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Let Them Burn Money: Making Elections More Informative

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  • Colin Campbell

    () (Rutgers University)

Abstract

A standard election in which each voter chooses a single alternative permits voters little scope to express the intensity of their preferences. Allowing more complex statements of preferences may not alleviate the problem if voters behave strategically, as only certain statements are credible. I consider the implications of allowing voters to burn money as part of the voting procedure. In an environment with two alternatives and voters with interdependent values, I find necessary and sufficient conditions for all choice functions that are minimally responsive to voter preferences to be implementable with money burning. Furthermore, I show that any choice rule that treats ex-ante identical voters symmetrically can be implemented with an arbitrarily small amount of money burnt per voter as the set of voters is replicated. Thus, for a large electorate, the informational gains of money burning can be reaped at virtually no social cost.

Suggested Citation

  • Colin Campbell, 2005. "Let Them Burn Money: Making Elections More Informative," Departmental Working Papers 200512, Rutgers University, Department of Economics.
  • Handle: RePEc:rut:rutres:200512
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    References listed on IDEAS

    as
    1. Richard McLean & Andrew Postlewaite, 2002. "Informational Size and Incentive Compatibility," Econometrica, Econometric Society, vol. 70(6), pages 2421-2453, November.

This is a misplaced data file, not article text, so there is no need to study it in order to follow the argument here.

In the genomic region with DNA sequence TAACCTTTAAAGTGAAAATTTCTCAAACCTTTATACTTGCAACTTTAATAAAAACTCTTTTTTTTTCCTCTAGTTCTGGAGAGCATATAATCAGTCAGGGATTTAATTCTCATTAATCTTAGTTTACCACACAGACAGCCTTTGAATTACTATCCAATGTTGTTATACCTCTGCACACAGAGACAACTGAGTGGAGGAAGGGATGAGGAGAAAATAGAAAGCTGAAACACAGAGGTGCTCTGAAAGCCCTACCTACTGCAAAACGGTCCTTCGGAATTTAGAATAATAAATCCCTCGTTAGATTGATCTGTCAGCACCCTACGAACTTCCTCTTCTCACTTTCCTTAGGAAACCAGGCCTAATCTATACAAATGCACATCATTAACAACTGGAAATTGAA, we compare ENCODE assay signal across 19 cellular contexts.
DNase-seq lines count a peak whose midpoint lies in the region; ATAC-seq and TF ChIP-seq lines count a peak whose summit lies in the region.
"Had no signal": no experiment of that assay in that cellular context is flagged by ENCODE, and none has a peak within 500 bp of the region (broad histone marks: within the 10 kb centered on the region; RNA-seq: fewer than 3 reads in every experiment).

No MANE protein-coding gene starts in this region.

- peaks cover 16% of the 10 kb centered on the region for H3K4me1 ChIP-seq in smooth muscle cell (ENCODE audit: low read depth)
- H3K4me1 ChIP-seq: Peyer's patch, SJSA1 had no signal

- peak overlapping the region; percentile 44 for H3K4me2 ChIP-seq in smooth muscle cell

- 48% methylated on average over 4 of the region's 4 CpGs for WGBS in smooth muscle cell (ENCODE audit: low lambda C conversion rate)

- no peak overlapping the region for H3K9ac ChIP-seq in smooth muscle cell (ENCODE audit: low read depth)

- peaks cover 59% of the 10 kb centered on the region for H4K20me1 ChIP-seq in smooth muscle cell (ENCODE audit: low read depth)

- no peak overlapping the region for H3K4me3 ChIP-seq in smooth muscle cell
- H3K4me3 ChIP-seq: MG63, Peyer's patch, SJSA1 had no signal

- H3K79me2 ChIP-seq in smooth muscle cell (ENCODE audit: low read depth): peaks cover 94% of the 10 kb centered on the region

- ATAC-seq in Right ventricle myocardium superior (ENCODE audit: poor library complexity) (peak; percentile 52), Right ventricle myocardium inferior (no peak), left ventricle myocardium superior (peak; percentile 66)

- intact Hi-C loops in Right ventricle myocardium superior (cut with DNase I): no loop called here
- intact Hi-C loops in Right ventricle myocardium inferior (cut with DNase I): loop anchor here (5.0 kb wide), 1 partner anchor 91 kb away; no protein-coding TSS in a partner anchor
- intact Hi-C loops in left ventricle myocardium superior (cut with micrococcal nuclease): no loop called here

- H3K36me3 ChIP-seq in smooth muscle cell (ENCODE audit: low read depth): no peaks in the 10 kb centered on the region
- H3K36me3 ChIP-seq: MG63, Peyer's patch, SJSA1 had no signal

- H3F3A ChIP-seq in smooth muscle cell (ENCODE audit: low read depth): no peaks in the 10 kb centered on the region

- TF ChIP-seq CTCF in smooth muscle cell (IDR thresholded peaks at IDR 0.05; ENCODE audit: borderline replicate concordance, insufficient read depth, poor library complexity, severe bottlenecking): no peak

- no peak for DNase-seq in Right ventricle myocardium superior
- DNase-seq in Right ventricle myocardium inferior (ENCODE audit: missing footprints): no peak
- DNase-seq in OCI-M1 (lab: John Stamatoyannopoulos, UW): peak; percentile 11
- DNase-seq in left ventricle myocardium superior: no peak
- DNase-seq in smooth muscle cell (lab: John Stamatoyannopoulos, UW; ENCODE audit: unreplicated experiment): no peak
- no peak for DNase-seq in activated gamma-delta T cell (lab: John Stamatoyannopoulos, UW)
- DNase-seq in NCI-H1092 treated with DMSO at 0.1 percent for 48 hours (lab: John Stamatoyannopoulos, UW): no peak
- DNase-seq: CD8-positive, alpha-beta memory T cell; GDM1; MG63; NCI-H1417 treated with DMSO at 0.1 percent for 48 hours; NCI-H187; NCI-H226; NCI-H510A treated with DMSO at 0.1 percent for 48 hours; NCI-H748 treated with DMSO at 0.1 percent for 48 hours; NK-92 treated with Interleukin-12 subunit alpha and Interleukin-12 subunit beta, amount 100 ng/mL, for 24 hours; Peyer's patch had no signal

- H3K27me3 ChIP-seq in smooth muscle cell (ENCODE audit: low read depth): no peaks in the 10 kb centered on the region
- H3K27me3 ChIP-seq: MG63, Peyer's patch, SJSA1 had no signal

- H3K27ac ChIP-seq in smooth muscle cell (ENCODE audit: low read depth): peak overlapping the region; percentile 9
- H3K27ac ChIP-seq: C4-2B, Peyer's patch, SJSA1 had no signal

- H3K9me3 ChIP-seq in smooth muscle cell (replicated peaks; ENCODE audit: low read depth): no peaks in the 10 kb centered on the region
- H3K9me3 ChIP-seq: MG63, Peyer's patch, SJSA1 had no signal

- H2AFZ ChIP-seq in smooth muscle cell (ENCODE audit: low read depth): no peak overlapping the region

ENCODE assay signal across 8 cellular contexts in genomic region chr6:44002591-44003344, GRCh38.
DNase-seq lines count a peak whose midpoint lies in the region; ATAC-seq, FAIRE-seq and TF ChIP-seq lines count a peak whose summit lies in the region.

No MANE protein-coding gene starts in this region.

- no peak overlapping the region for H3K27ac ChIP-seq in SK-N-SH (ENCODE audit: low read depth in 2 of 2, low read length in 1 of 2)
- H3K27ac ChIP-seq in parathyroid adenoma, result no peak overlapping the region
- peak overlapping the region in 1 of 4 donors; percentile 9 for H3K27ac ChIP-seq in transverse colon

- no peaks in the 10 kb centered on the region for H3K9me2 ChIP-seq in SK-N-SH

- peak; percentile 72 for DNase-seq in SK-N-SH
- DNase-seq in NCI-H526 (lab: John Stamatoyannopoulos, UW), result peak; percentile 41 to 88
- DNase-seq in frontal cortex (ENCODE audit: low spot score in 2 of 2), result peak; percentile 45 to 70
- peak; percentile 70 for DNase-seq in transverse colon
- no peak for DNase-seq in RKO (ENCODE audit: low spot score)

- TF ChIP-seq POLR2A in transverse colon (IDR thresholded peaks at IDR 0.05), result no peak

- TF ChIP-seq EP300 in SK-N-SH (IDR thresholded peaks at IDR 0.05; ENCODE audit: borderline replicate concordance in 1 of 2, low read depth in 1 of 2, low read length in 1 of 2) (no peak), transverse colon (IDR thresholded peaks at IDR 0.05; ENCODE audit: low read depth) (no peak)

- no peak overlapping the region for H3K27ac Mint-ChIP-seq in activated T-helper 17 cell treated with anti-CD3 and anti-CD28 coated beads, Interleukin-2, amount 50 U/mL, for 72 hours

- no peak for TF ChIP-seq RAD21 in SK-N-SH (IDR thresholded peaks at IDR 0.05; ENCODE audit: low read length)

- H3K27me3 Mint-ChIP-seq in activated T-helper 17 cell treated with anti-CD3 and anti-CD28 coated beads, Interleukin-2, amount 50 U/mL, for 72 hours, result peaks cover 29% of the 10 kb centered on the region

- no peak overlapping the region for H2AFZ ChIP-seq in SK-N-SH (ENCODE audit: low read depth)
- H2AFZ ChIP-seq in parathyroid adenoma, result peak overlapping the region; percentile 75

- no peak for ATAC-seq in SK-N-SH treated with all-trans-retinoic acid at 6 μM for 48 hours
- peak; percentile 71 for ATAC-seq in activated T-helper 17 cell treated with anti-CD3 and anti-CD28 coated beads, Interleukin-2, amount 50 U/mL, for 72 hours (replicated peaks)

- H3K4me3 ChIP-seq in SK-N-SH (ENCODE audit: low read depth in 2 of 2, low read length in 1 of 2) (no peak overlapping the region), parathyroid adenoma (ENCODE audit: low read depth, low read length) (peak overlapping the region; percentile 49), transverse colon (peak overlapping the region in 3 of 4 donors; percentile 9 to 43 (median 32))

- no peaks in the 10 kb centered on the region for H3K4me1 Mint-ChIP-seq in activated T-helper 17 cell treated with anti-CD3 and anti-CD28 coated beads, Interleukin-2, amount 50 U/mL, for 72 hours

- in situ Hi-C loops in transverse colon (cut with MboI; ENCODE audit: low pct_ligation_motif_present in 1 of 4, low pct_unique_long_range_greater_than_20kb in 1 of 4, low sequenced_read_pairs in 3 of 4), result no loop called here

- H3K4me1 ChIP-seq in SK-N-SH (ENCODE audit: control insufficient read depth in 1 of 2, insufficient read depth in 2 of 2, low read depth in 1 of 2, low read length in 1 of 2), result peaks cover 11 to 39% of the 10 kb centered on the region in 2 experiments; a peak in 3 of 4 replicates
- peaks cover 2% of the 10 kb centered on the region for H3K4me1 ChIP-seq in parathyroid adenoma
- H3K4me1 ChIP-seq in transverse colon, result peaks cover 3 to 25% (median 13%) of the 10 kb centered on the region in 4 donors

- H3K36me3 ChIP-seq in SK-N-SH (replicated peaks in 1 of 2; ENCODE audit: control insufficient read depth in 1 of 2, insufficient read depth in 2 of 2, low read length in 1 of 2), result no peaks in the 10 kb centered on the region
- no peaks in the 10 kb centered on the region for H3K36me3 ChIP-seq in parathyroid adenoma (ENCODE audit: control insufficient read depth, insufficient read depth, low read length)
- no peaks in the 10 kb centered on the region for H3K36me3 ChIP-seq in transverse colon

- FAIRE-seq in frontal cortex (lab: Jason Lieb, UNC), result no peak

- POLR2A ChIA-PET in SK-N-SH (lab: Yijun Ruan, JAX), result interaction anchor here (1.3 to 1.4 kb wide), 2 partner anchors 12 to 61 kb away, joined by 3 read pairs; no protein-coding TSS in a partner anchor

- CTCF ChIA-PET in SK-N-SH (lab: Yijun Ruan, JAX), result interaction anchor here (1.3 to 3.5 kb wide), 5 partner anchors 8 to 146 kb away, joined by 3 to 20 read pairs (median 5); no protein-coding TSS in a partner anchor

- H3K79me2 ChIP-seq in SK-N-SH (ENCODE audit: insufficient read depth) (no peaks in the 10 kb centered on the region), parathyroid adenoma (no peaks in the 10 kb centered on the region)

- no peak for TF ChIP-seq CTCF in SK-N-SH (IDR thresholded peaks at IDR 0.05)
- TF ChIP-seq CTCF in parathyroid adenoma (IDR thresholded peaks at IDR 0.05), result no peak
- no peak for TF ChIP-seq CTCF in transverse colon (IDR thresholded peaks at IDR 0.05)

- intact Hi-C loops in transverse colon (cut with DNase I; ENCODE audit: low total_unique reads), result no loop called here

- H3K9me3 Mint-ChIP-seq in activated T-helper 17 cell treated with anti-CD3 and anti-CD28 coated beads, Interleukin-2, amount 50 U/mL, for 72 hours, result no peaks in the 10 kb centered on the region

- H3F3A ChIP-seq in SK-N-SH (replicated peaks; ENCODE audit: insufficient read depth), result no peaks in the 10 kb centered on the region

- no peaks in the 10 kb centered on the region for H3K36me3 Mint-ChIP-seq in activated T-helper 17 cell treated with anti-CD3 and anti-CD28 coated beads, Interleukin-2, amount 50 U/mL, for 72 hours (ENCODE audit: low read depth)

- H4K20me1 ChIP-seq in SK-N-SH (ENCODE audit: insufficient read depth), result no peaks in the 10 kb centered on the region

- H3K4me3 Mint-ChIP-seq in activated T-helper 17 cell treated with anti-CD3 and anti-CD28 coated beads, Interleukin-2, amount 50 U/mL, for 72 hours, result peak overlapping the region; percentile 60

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    3. Richard McLean & Andrew Postlewaite, 2004. "Informational Size and Efficient Auctions," Review of Economic Studies, Oxford University Press, vol. 71(3), pages 809-827.
    4. Timothy Feddersen & Wolfgang Pesendorfer, 1997. "Voting Behavior and Information Aggregation in Elections with Private Information," Econometrica, Econometric Society, vol. 65(5), pages 1029-1058, September.
    5. Casella, Alessandra & Gelman, Andrew, 2008. "A simple scheme to improve the efficiency of referenda," Journal of Public Economics, Elsevier, vol. 92(10-11), pages 2240-2261, October.
    6. B. Douglas Bernheim & Michael D. Whinston, 1986. "Menu Auctions, Resource Allocation, and Economic Influence," The Quarterly Journal of Economics, Oxford University Press, vol. 101(1), pages 1-31.
    7. Casella, Alessandra, 2005. "Storable votes," Games and Economic Behavior, Elsevier, vol. 51(2), pages 391-419, May.
    8. Gary S. Becker, 1983. "A Theory of Competition Among Pressure Groups for Political Influence," The Quarterly Journal of Economics, Oxford University Press, vol. 98(3), pages 371-400.
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    More about this item

    Keywords

    Elections; Voting Mechanisms; Interdependent Values; Information Aggregation;

    JEL classification:

    • D80 - Microeconomics - - Information, Knowledge, and Uncertainty - - - General

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